Structure and function of a perioperative anticoagulation management clinic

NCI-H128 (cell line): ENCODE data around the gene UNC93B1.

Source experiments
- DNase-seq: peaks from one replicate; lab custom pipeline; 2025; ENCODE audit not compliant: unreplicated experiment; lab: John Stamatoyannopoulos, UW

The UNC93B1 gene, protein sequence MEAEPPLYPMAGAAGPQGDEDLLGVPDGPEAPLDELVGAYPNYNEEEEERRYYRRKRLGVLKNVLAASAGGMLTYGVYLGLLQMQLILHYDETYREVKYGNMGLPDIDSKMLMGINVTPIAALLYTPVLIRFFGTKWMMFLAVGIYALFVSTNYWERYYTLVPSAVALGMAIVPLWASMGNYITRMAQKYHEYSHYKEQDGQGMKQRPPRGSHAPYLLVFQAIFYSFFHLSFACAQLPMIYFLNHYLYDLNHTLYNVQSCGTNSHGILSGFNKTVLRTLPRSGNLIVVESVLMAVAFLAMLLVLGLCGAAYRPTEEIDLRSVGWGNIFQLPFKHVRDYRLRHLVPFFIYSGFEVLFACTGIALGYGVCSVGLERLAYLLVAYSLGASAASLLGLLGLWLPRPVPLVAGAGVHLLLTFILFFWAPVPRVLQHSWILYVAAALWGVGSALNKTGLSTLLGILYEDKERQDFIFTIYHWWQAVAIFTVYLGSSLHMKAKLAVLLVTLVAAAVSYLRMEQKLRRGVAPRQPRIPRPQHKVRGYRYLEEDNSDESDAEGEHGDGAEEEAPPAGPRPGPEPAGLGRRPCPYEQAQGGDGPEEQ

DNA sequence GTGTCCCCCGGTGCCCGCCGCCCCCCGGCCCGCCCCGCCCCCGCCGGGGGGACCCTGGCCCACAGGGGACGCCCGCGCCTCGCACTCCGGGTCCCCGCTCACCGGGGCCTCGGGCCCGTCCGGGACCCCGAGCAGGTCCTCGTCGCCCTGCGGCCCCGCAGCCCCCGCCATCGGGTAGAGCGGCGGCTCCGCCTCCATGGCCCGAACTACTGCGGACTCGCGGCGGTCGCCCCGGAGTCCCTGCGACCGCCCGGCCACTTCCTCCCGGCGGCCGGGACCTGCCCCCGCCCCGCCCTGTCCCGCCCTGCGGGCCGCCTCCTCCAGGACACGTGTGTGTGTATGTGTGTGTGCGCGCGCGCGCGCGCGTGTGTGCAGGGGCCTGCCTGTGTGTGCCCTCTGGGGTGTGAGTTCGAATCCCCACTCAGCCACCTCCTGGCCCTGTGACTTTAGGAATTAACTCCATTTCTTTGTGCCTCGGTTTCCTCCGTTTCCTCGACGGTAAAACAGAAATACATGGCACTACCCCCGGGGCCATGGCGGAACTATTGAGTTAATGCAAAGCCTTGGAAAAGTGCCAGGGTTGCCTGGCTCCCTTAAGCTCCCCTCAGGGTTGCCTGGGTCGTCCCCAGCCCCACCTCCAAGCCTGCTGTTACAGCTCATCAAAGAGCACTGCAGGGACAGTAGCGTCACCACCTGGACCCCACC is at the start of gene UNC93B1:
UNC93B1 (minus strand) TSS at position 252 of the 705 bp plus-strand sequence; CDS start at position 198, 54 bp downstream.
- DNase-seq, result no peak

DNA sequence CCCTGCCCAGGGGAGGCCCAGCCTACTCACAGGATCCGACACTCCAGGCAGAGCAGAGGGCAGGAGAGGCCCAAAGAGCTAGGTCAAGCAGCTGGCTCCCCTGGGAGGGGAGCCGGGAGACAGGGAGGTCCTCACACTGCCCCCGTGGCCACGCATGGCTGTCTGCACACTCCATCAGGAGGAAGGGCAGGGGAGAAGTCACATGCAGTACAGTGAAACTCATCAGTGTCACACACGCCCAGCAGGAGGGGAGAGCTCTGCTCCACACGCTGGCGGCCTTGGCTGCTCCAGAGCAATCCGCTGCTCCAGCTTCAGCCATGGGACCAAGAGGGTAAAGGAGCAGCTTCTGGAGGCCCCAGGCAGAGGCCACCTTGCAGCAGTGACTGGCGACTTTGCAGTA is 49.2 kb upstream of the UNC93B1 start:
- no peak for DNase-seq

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BACKGROUND: The perioperative management of patients who are receiving an anticoagulant and require a surgery/procedure is well-informed by multiple clinical studies, but an assessment of the delivery of such management is lacking. Describing the structure and function of a perioperative anticoagulation clinic provides a model for delivery of such patient care. METHODS: We examined the operational model of a perioperative anticoagulation clinic. We describe the processing and management of patients receiving anticoagulant therapy who require elective surgery or procedure, including anticoagulant interruption, resumption and consideration for bridging therapy. We also describe the patient profile assessed over an 18-month period, and the potential benefits of this clinic to patients for perioperative management and education. RESULTS: During an 18-month period, 1061 patients were assessed. Atrial fibrillation and venous thromboembolism were the most common indications for anticoagulant therapy, comprising 55.0% and 26.5% of patients, respectively; 44.1% of patients were taking warfarin, 37.1% were taking direct oral anticoagulants, and 12.3% were receiving low-molecular-weight heparin. The key components of this clinic model emphasizes a patient-centered approach to perioperative anticoagulant management based on evidence-based management protocols, alongside patient and family education that is delivered by a multi-disciplinary team approach. CONCLUSIONS: Our perioperative anticoagulation clinic model provides one approach to the delivery of perioperative anticoagulant management, with the potential to optimize patient safety, improve patient education, and minimize health care costs.
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